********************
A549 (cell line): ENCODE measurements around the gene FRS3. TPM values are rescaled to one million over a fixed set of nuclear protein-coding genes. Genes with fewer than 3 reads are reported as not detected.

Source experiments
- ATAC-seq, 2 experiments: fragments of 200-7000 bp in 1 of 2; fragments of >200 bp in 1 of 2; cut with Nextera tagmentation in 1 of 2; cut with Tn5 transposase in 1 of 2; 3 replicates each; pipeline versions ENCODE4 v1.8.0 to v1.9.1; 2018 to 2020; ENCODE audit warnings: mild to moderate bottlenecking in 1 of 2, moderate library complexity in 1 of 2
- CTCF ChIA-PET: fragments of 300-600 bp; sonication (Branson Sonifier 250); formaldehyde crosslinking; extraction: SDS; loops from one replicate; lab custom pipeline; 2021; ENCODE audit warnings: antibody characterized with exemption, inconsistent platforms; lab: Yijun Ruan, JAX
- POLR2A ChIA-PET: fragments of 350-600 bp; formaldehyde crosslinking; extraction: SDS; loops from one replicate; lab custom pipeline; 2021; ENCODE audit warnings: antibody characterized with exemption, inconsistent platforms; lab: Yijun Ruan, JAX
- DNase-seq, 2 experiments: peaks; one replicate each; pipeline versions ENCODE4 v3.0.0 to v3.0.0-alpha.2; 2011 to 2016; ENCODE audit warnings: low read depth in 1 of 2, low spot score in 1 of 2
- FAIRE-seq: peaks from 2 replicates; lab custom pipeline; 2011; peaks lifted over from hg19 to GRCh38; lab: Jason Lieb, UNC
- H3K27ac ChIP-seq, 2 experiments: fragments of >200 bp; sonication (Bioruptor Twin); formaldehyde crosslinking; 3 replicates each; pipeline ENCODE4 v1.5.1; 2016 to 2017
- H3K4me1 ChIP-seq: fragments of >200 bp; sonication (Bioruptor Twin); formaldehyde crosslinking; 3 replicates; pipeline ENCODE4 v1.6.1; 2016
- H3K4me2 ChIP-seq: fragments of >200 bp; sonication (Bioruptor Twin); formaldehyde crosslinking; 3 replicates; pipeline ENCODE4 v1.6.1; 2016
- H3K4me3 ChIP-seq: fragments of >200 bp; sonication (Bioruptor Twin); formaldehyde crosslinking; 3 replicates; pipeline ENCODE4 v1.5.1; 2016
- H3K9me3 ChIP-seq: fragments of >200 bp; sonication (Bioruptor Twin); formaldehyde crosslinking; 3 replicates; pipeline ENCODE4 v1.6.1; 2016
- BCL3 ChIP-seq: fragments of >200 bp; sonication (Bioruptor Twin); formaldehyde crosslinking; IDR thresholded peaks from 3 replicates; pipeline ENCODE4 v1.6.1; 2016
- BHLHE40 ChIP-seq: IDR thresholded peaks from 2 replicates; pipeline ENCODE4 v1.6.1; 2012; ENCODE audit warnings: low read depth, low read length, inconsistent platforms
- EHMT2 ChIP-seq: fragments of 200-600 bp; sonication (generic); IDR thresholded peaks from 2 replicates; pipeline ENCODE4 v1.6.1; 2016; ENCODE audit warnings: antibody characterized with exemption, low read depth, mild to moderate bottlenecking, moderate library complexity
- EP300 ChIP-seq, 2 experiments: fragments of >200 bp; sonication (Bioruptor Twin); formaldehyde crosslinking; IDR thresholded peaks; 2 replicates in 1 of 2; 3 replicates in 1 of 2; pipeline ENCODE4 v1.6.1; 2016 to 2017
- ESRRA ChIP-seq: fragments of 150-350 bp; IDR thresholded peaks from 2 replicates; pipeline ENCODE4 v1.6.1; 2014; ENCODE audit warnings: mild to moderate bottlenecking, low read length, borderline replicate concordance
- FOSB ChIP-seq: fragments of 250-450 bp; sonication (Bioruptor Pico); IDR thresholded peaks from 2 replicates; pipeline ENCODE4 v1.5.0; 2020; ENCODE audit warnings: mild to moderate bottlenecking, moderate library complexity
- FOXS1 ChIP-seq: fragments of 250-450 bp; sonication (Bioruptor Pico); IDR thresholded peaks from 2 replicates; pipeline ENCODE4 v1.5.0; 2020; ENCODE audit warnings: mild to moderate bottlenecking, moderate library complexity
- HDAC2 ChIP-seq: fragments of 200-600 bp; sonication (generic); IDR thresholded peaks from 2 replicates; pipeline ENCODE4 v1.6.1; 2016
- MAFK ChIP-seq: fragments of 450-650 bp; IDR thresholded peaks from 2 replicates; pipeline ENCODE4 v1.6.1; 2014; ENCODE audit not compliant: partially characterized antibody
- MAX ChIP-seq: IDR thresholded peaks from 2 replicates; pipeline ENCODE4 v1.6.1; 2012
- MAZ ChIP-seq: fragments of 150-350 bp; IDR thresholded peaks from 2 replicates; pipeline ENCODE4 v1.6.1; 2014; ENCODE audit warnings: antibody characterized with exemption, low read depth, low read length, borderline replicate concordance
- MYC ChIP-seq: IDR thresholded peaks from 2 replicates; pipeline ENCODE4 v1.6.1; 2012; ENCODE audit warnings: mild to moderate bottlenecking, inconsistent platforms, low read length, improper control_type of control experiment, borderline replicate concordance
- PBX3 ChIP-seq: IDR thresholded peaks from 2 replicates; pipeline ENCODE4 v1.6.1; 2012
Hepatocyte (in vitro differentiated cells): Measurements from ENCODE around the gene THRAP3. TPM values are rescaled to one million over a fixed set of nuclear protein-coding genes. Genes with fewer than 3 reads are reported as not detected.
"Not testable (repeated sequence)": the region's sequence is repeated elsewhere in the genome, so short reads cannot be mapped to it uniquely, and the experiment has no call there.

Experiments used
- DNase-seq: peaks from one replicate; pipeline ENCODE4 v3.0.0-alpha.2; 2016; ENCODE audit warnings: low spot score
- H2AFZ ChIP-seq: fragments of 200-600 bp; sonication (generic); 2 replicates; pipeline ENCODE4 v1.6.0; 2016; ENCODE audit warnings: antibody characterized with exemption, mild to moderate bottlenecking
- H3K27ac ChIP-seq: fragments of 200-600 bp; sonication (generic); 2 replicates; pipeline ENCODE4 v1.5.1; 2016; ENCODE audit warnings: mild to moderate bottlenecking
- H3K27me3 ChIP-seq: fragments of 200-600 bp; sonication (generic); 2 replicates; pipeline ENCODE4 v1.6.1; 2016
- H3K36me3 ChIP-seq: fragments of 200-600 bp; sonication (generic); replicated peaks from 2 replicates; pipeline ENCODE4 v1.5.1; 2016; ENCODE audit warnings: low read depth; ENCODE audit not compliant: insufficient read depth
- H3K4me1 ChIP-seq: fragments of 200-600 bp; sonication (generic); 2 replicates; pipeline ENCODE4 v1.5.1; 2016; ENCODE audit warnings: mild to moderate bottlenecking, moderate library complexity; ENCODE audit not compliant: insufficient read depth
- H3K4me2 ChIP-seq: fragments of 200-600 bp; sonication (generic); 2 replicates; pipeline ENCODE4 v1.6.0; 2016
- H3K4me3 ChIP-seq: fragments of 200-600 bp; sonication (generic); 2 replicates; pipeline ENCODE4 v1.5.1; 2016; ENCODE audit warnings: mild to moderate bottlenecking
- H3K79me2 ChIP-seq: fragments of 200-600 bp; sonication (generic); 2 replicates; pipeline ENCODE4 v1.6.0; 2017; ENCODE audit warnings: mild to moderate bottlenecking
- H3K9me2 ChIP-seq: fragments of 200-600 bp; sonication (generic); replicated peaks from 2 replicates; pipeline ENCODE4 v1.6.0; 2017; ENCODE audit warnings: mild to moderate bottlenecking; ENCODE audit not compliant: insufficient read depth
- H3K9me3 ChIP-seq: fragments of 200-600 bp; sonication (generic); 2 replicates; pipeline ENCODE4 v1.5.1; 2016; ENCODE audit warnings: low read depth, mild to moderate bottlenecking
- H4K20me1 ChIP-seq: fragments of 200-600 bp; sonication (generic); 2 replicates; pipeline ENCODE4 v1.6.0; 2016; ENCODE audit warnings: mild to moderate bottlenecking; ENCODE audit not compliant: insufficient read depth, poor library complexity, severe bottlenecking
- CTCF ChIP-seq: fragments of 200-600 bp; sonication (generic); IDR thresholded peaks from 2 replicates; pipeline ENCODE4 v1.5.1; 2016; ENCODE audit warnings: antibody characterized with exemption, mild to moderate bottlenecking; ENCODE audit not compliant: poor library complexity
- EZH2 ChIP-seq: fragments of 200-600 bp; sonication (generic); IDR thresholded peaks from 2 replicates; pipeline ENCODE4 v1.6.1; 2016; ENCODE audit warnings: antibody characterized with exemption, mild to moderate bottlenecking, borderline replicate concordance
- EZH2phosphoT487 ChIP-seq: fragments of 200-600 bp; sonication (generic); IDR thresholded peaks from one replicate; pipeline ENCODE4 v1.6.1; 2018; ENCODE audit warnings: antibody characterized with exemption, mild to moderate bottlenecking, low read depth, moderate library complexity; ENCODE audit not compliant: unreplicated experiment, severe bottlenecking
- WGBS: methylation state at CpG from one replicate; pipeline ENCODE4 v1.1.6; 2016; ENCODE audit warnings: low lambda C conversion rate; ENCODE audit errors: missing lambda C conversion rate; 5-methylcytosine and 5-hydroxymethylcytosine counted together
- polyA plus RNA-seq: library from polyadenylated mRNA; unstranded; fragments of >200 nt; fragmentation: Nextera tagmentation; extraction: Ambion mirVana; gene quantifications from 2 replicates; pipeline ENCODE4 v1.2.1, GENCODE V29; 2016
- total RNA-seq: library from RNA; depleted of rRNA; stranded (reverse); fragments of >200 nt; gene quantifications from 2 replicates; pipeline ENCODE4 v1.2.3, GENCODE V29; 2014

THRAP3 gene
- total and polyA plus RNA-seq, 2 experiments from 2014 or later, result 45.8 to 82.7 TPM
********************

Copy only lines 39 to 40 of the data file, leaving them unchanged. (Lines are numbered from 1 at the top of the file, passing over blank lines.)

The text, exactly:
- H3K9me3 ChIP-seq: fragments of 200-600 bp; sonication (generic); 2 replicates; pipeline ENCODE4 v1.5.1; 2016; ENCODE audit warnings: low read depth, mild to moderate bottlenecking
- H4K20me1 ChIP-seq: fragments of 200-600 bp; sonication (generic); 2 replicates; pipeline ENCODE4 v1.6.0; 2016; ENCODE audit warnings: mild to moderate bottlenecking; ENCODE audit not compliant: insufficient read depth, poor library complexity, severe bottlenecking